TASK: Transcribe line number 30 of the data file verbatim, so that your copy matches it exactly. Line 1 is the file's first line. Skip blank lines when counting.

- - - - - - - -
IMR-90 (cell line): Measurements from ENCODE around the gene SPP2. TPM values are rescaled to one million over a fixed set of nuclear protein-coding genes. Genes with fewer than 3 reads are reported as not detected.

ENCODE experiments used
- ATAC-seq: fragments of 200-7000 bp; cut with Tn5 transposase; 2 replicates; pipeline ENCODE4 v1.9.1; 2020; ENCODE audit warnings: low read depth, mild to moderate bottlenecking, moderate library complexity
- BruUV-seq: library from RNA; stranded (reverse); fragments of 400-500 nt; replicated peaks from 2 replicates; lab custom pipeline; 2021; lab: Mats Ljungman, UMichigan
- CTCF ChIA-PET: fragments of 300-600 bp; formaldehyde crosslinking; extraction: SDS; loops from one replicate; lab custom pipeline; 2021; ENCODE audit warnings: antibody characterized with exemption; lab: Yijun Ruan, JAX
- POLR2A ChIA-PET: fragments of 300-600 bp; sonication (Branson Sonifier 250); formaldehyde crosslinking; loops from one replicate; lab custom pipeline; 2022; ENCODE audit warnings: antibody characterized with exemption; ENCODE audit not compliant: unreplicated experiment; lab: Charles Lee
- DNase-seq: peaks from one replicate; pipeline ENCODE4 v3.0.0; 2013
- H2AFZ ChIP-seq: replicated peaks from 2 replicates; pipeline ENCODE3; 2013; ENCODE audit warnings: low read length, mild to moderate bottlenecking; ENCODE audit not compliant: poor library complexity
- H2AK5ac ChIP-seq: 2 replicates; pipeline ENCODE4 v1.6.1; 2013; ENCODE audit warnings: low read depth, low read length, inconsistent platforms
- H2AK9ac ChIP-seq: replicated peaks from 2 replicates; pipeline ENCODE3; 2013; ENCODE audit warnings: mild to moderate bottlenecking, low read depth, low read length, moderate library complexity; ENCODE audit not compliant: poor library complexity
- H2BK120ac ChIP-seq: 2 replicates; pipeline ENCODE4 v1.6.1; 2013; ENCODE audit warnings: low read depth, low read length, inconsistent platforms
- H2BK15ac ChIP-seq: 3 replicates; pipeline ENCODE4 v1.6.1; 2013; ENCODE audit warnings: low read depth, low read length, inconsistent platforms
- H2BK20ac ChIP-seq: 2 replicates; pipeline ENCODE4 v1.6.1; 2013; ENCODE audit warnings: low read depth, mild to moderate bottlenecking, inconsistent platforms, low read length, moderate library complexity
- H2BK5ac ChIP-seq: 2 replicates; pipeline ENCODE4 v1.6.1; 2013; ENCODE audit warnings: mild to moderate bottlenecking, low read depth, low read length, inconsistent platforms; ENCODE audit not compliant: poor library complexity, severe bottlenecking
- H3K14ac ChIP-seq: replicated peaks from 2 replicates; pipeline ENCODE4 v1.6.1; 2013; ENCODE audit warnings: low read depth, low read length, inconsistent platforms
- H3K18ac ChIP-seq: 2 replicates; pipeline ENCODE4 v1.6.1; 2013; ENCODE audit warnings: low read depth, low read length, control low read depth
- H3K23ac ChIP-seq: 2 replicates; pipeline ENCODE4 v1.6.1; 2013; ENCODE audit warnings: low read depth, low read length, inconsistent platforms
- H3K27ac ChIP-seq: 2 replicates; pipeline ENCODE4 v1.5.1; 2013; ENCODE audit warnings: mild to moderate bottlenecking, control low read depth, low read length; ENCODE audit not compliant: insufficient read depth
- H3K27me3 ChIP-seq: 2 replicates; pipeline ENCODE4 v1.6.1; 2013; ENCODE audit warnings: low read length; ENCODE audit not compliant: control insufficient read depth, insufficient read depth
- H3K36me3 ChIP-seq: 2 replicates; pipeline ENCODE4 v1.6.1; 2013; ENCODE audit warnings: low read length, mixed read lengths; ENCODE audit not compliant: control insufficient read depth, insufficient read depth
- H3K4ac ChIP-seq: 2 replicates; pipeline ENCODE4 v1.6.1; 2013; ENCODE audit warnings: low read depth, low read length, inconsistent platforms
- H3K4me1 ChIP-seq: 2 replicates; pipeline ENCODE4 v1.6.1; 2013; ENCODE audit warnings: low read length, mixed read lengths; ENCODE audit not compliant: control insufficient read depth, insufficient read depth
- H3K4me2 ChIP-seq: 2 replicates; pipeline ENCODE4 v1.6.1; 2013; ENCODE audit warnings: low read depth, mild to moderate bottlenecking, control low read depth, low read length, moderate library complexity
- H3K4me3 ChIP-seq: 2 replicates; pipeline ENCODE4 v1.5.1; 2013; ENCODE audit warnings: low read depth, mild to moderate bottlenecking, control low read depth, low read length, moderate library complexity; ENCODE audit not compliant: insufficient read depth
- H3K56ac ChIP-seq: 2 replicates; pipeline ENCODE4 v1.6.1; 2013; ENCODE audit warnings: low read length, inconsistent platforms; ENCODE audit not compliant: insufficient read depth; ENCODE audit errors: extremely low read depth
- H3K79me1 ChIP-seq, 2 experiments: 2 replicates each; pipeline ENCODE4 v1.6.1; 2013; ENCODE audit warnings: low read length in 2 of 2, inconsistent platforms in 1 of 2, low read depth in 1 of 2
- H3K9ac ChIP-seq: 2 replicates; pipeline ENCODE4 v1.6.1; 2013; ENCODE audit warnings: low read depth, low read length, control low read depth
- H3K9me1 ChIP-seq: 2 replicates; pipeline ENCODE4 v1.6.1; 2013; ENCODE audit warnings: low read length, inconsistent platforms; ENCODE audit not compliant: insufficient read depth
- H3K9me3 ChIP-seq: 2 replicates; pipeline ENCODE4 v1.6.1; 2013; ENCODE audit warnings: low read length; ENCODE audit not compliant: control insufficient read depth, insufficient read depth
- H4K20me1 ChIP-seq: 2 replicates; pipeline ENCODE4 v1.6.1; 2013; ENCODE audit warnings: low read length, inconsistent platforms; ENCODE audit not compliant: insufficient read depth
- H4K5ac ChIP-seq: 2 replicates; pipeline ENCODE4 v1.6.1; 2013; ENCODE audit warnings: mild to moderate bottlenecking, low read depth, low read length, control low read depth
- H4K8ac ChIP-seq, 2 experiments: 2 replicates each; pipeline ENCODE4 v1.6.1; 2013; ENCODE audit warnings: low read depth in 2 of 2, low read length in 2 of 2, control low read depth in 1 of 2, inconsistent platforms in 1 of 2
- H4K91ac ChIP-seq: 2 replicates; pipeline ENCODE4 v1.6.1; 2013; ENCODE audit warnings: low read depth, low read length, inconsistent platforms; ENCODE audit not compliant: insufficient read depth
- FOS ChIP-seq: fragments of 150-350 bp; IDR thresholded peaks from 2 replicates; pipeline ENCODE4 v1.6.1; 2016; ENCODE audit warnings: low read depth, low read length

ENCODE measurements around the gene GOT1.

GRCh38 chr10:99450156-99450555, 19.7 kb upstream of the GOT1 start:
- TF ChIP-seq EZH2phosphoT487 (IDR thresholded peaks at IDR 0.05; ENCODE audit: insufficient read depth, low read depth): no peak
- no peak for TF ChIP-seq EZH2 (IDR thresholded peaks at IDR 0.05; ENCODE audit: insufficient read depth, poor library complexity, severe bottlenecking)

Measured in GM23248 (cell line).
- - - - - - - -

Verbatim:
- H4K20me1 ChIP-seq: 2 replicates; pipeline ENCODE4 v1.6.1; 2013; ENCODE audit warnings: low read length, inconsistent platforms; ENCODE audit not compliant: insufficient read depth